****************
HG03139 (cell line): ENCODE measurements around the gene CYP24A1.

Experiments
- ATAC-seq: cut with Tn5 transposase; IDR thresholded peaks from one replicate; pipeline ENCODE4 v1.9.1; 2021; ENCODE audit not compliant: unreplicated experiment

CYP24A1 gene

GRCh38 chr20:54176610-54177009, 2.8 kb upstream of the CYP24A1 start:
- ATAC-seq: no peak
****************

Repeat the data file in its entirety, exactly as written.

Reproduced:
HG03139 (cell line): ENCODE measurements around the gene CYP24A1.

Experiments
- ATAC-seq: cut with Tn5 transposase; IDR thresholded peaks from one replicate; pipeline ENCODE4 v1.9.1; 2021; ENCODE audit not compliant: unreplicated experiment

CYP24A1 gene

GRCh38 chr20:54176610-54177009, 2.8 kb upstream of the CYP24A1 start:
- ATAC-seq: no peak